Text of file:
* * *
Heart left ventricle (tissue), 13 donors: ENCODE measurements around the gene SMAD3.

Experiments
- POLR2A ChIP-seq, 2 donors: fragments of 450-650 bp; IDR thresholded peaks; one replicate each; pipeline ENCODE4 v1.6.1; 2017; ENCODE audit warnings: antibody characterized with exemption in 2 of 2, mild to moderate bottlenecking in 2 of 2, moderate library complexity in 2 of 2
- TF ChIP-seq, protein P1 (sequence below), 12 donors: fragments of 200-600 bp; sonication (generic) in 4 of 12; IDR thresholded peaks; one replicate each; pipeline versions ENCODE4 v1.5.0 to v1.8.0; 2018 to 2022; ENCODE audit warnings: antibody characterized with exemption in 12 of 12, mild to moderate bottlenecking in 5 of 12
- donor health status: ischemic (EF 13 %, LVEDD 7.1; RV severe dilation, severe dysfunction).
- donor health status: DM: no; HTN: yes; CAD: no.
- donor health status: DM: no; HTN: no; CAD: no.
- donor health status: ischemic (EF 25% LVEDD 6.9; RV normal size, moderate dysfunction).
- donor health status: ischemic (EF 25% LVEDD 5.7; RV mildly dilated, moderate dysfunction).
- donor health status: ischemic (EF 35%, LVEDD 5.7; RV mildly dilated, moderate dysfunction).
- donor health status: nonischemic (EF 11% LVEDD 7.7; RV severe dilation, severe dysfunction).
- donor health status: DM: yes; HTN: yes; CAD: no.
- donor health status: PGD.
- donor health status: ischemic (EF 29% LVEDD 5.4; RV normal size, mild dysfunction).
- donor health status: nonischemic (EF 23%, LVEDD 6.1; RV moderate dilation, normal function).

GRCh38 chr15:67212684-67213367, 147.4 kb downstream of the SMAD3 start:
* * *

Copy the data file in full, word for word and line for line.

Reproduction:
Heart left ventricle (tissue), 13 donors: ENCODE measurements around the gene SMAD3.

Experiments
- POLR2A ChIP-seq, 2 donors: fragments of 450-650 bp; IDR thresholded peaks; one replicate each; pipeline ENCODE4 v1.6.1; 2017; ENCODE audit warnings: antibody characterized with exemption in 2 of 2, mild to moderate bottlenecking in 2 of 2, moderate library complexity in 2 of 2
- TF ChIP-seq, protein P1 (sequence below), 12 donors: fragments of 200-600 bp; sonication (generic) in 4 of 12; IDR thresholded peaks; one replicate each; pipeline versions ENCODE4 v1.5.0 to v1.8.0; 2018 to 2022; ENCODE audit warnings: antibody characterized with exemption in 12 of 12, mild to moderate bottlenecking in 5 of 12
- donor health status: ischemic (EF 13 %, LVEDD 7.1; RV severe dilation, severe dysfunction).
- donor health status: DM: no; HTN: yes; CAD: no.
- donor health status: DM: no; HTN: no; CAD: no.
- donor health status: ischemic (EF 25% LVEDD 6.9; RV normal size, moderate dysfunction).
- donor health status: ischemic (EF 25% LVEDD 5.7; RV mildly dilated, moderate dysfunction).
- donor health status: ischemic (EF 35%, LVEDD 5.7; RV mildly dilated, moderate dysfunction).
- donor health status: nonischemic (EF 11% LVEDD 7.7; RV severe dilation, severe dysfunction).
- donor health status: DM: yes; HTN: yes; CAD: no.
- donor health status: PGD.
- donor health status: ischemic (EF 29% LVEDD 5.4; RV normal size, mild dysfunction).
- donor health status: nonischemic (EF 23%, LVEDD 6.1; RV moderate dilation, normal function).

GRCh38 chr15:67212684-67213367, 147.4 kb downstream of the SMAD3 start: